Choosing the commute

To make your journey eco-friendly, it’s always better to choose public transport. And many travellers do that by taking local buses and shared cars. If you choose to drive, you can team up with your friends/ families so that one car carries at least four people. While choosing flights, go for the ones that emit less carbon. And how do you do that? Choose airlines that use newer aircrafts and offer direct or less-time consuming flights.

Say no to plastic

While using plastic carry bags is a strict no, there are more. Travel writer Navneet Kaur, who is planning a trekking expedition to Spiti Valley this August said, “The first step is carrying your own water bottle. There are plenty of packaged bottles available, but there aren’t enough recycling bins along the roads. Even if you dump it in a bin, chances are it might end up in a pristine mountain river due to systematic flaws. When the bottle gets empty, you can always fill it from a nearby spring or café.”

If you doubt the hygiene quality, buy a packaged one, refill your own and discard the bottle at a big dhaba. Since these big restaurants need tons of licenses to operate, they tend to recycle to ensure they aren’t penalised.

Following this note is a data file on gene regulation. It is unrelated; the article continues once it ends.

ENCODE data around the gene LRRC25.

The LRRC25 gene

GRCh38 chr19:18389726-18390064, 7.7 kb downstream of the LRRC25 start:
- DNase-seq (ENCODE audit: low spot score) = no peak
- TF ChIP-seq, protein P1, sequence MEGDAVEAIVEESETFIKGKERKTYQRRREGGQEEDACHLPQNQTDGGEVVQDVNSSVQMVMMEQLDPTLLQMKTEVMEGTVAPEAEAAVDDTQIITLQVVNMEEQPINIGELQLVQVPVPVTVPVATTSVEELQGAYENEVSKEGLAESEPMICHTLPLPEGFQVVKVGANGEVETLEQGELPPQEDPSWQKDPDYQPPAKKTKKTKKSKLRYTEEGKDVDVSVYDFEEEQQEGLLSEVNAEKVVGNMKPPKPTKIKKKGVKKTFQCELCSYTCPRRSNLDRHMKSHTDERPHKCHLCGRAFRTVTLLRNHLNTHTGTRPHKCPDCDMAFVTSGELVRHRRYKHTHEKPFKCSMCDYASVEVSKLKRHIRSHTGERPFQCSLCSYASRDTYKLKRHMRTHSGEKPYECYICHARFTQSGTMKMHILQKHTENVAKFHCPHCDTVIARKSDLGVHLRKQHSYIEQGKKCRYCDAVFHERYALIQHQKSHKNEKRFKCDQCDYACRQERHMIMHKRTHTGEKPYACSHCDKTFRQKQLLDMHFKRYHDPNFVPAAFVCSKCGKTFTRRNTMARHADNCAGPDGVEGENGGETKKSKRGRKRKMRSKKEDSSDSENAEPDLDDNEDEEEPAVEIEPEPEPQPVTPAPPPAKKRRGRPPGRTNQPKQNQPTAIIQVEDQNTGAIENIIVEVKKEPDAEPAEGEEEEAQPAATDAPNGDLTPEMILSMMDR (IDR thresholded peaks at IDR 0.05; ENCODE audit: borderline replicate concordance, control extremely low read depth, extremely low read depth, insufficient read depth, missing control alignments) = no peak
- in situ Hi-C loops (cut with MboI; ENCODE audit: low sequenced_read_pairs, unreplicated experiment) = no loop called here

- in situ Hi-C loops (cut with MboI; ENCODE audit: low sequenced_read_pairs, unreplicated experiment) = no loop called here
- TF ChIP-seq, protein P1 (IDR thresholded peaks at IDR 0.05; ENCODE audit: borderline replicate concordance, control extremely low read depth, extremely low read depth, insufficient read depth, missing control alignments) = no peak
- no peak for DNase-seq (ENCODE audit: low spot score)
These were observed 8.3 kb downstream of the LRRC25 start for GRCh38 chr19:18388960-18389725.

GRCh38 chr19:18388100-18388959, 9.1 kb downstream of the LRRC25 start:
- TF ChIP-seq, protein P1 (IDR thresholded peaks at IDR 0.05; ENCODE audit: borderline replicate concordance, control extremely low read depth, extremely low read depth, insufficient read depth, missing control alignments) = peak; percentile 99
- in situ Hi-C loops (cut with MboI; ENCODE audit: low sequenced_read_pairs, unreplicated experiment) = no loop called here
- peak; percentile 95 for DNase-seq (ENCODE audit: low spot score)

The next on the list is to stop buying chips and biscuits from roadside dhabas. Instead carry the chips, biscuits, and chocolates before you start from your home and pack those in your reusable boxes. So, you don’t leave things behind. It might be a bit heavy on your shoulder but easy on mother nature.

Eat local

Eating what the locals are is an integral part of the travel experience. And, it also helps you save waste by eating at places that you take a halt. “The worst trend for mountain travellers is probably the ‘Pahado Wali Maggi’ or Instant Noodles in the hills. The Himalayas have their own culture. Go for food that the locals eat. If you are insisting on packaged instant noodles, remember they don’t produce them up in the hills. A truck emitting carbon goes up the hill, you eat maggi with disposable cutlery and the maggi seller dumps the garbage in the corner. This practice leaves a major dent in the ecology,” said Muneet Pasricha, a marketer turned writer.